Our future as a region is also dependent on the type of talent we develop.  The Charlotte region is well known for its strength in banking and is still the second largest banking center in our nation.  However, our greatest strength may also be a weakness if our workforce is totally dependent on the banking industry, as demonstrated by the problems with our recent housing bubble.  Organizations such as the Charlotte Chamber and Charlotte Regional Partnership have been actively recruiting alternative businesses and industries to the region in the areas of green or sustainable energy, film, defense, and other 21st century fields.  One of the most important factors to successful recruitment of these industries is the education and talent of a potential indigenous workforce and qualified entrepreneurial businesses.  Untapped human capital in struggling neighborhoods could help us address such needs.

Accessing untapped talent requires aligning our post and secondary education models with 21st century job trends and devoting greater attention to workforce and entrepreneurial development in communities with the highest rates of unemployment and under-employment.  New scenario and application-based curricula with the use of technology in classrooms require development.  Special attention must be given to schools with dropout rates of 20% or higher, with alternative learning practices and heavy emphasis on one-on-one mentoring.  Just as important, we must revisit school districting and mixed-income housing policies that will lead to more diverse and stronger educational communities.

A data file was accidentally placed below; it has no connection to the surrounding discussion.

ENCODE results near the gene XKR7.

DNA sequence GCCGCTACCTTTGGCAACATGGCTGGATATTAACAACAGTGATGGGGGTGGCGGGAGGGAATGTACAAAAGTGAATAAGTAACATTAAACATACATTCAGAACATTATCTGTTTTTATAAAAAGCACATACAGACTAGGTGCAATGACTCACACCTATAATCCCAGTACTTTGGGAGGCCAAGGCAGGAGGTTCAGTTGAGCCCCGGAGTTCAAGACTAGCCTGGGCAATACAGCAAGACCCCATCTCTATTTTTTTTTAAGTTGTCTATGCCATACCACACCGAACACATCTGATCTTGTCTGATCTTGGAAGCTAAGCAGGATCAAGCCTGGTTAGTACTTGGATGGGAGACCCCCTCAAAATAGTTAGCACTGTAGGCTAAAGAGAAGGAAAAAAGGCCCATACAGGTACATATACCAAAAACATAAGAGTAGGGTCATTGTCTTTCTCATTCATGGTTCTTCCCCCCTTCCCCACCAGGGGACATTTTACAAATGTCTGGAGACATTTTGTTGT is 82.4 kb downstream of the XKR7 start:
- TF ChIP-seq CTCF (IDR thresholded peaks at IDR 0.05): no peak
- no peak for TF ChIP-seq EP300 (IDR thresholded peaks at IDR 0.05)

From an economic perspective, we must increase entrepreneurial and bankability training for potential business owners that are responsible for most of our employment.  There is a need to revisit lending practices and risk factors associated with lending to minority and small businesses.